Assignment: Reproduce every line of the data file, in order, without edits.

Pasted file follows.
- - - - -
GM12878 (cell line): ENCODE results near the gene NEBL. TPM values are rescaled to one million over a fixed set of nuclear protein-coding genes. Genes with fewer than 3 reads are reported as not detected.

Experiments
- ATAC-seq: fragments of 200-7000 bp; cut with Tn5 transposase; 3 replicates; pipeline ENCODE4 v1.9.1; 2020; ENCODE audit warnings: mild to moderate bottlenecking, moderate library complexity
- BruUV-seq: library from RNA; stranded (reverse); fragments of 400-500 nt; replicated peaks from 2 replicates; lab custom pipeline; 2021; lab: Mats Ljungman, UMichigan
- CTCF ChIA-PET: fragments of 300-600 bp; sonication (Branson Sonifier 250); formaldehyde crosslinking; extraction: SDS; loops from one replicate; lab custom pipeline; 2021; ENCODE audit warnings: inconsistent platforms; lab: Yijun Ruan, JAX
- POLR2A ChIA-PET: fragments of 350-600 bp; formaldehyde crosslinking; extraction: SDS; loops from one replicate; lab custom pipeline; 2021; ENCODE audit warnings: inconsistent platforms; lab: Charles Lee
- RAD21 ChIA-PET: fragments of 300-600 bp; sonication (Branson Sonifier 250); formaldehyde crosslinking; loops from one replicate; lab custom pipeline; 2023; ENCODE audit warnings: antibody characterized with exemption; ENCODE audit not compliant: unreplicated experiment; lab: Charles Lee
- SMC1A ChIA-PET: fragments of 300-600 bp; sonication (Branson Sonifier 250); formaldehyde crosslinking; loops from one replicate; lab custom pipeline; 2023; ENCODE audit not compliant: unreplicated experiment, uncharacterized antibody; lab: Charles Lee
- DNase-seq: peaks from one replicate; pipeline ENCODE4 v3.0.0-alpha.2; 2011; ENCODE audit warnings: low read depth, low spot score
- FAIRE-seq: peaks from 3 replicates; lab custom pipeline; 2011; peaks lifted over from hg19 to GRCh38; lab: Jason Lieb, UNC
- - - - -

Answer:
GM12878 (cell line): ENCODE results near the gene NEBL. TPM values are rescaled to one million over a fixed set of nuclear protein-coding genes. Genes with fewer than 3 reads are reported as not detected.

Experiments
- ATAC-seq: fragments of 200-7000 bp; cut with Tn5 transposase; 3 replicates; pipeline ENCODE4 v1.9.1; 2020; ENCODE audit warnings: mild to moderate bottlenecking, moderate library complexity
- BruUV-seq: library from RNA; stranded (reverse); fragments of 400-500 nt; replicated peaks from 2 replicates; lab custom pipeline; 2021; lab: Mats Ljungman, UMichigan
- CTCF ChIA-PET: fragments of 300-600 bp; sonication (Branson Sonifier 250); formaldehyde crosslinking; extraction: SDS; loops from one replicate; lab custom pipeline; 2021; ENCODE audit warnings: inconsistent platforms; lab: Yijun Ruan, JAX
- POLR2A ChIA-PET: fragments of 350-600 bp; formaldehyde crosslinking; extraction: SDS; loops from one replicate; lab custom pipeline; 2021; ENCODE audit warnings: inconsistent platforms; lab: Charles Lee
- RAD21 ChIA-PET: fragments of 300-600 bp; sonication (Branson Sonifier 250); formaldehyde crosslinking; loops from one replicate; lab custom pipeline; 2023; ENCODE audit warnings: antibody characterized with exemption; ENCODE audit not compliant: unreplicated experiment; lab: Charles Lee
- SMC1A ChIA-PET: fragments of 300-600 bp; sonication (Branson Sonifier 250); formaldehyde crosslinking; loops from one replicate; lab custom pipeline; 2023; ENCODE audit not compliant: unreplicated experiment, uncharacterized antibody; lab: Charles Lee
- DNase-seq: peaks from one replicate; pipeline ENCODE4 v3.0.0-alpha.2; 2011; ENCODE audit warnings: low read depth, low spot score
- FAIRE-seq: peaks from 3 replicates; lab custom pipeline; 2011; peaks lifted over from hg19 to GRCh38; lab: Jason Lieb, UNC